Black Gold Leads Largely To White Privilege
Why the oil & gas industry is less diverse than tech, and what it should do about it.
Arising tide lifts all boats. At least that’s what the aphorism promises. Sadly, reality is not obliged to abide by that precept. In the oil and gas industry, that seems to be the case.
Why is this Important?
The oil and gas industry contributes more than $1 trillion annually to the U.S. Gross Domestic Product. The boom -and-bust industry is so large that if it were its own nation, it would be the 16th largest economy in the world, sandwiched between Saudi Arabia and South Korea.
Traditionally, the industry employs mostly white males at virtually every level. But to thrive in the 21st century, the oil and gas industry must diversify its workforce.
The numbers are stark. According to the U. S. Bureau of Labor Statistics, the oil and gas industry employed approximately one million people in 2015. Of that number, 3.5 percent were black; 4.5 percent Asian; 13.8 percent Hispanic and 18.3 percent were women. Those numbers are no accident.
“While U.S. public companies in other industrial sectors have been diversifying their corporate boards over the past 15 years, the energy sector has lagged behind in opening its boards to new ideas and backgrounds,” explains Harvard Group International’s Tom Furlong in the Oil & Gas Financial Journal article “Diversity lags in the oil industry.
He adds, “The danger with board homophyly is that the vast resource of outside backgrounds and experiences are not available to a corporate governance team. Having diversity on a board helps to prevent ‘group think’ by introducing differing backgrounds that can approach a common strategy/situation in different ways.”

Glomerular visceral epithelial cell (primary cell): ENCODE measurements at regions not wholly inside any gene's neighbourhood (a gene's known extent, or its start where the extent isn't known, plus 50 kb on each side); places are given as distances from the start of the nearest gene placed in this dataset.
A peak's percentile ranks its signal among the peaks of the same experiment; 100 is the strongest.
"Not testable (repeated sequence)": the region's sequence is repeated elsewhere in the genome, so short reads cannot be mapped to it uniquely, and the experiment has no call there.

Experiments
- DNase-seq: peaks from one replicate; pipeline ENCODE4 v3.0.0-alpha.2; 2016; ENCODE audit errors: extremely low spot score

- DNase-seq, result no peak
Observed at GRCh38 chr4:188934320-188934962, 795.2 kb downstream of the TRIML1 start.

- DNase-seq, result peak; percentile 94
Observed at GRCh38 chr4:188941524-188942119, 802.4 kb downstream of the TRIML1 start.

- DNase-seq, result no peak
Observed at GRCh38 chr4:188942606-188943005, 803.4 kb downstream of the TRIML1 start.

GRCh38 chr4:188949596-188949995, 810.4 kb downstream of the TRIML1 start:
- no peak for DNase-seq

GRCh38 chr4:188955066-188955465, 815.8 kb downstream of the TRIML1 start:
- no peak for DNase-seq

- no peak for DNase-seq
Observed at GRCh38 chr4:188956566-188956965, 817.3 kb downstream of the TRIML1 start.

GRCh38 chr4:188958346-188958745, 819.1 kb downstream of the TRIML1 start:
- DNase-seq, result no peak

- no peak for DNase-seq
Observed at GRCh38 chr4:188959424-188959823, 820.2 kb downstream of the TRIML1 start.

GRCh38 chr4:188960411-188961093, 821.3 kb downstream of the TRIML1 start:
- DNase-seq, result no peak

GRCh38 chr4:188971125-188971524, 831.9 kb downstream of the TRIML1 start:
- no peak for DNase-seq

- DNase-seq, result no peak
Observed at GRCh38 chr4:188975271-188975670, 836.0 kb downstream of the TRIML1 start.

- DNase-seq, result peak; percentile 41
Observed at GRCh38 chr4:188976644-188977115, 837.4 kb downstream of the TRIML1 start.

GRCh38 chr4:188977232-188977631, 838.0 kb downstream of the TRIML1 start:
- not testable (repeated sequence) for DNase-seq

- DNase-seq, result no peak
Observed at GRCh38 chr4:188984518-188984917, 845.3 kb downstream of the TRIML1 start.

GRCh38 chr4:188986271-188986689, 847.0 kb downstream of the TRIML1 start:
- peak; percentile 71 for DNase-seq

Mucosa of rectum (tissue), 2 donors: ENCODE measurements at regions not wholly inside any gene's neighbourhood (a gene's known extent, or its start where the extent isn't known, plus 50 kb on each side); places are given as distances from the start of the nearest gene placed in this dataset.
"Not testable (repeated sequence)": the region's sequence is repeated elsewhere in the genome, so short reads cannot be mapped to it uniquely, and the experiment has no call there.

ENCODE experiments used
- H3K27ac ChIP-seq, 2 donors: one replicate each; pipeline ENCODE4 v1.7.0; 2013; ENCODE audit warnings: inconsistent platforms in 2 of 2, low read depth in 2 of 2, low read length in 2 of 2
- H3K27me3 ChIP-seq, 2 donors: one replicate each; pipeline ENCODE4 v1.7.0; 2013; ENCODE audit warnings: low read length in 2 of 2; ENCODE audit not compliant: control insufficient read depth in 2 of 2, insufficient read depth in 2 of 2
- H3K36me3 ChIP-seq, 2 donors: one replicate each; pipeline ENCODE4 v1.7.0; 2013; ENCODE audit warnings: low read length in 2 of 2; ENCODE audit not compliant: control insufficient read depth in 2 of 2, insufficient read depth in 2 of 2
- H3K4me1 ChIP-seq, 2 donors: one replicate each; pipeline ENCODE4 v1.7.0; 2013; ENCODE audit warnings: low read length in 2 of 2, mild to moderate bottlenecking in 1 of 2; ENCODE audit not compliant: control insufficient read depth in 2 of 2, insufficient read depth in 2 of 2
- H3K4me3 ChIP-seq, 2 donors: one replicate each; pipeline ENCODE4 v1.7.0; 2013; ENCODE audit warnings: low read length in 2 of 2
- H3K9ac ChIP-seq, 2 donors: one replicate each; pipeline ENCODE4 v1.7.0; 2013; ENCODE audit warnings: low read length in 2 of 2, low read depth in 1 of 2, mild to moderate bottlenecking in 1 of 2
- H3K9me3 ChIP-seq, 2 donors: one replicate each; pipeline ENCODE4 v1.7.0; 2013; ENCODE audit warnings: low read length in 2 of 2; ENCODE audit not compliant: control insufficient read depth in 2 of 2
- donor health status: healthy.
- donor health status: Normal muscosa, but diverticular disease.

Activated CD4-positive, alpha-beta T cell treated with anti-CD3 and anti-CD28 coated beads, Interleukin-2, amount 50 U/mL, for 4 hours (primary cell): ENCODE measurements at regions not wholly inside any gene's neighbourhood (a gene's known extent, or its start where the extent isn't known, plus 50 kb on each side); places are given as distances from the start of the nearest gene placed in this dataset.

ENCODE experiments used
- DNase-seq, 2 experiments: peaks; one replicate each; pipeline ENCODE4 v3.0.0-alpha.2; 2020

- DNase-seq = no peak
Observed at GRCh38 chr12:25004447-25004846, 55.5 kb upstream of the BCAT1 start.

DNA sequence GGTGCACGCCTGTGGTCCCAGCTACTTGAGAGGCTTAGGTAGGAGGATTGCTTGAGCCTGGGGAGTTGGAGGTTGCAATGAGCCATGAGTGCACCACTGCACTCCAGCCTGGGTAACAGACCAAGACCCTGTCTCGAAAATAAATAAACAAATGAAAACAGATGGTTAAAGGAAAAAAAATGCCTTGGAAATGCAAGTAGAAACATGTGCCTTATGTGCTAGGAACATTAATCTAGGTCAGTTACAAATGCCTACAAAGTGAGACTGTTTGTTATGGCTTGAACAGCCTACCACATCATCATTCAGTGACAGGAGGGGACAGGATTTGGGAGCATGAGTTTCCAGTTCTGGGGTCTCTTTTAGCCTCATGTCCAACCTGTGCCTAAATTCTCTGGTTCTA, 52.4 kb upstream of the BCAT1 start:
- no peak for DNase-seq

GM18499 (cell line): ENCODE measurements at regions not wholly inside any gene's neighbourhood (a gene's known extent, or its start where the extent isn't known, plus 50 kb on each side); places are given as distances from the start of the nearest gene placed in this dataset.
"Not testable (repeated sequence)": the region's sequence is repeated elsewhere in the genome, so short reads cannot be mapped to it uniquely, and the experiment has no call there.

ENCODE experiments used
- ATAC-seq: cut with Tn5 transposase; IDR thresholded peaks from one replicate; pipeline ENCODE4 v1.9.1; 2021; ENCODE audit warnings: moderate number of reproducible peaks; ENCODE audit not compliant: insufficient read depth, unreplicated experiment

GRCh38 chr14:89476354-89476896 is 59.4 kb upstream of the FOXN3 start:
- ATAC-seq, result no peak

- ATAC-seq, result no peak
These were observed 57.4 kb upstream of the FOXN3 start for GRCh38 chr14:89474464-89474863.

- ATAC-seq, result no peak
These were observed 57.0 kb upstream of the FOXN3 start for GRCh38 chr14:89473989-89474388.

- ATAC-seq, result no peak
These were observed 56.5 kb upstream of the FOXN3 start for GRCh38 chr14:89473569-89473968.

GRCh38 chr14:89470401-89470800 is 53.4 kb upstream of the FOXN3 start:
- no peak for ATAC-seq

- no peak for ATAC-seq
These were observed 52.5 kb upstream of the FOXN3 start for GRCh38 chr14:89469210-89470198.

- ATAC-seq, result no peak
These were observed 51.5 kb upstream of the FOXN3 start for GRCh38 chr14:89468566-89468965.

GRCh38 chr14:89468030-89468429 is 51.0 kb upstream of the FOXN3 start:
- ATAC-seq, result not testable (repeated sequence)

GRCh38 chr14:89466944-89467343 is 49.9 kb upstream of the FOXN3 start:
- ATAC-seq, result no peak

What’s true at the board level is even truer downstream. From executives to oil rig workers, the oil and gas industry has faced considerable difficulty diversifying its workforce. Even the gains it has made are threatened.
Consider this from an August 2015 Fortune article, “The oil and gas industry is less diverse than tech.”
Integrating minorities has proven no easier. In fact, numerous discrimination lawsuits filed in recent years illustrate an endemic problem. And it probably won’t end anytime soon.
Naturally, the American Petroleum Institute (API), the largest U.S. trade association for the oil and gas industry, presents a slightly different outlook in a report it commissioned.
According to API’s Minority and Female Employment in the Oil & Gas an Petrochemical Industries, “We project that African American and Hispanic workers will account for nearly 408 thousand jobs, or 32%, in 2030 .”
The report presents equally optimistic projections for women. API should hope those projections are realized.
Reams of data confirm workforce diversity increases profit, enhances workplace satisfaction and improves overall productivity. Diversity might just be the oil and gas industry’s saving grace.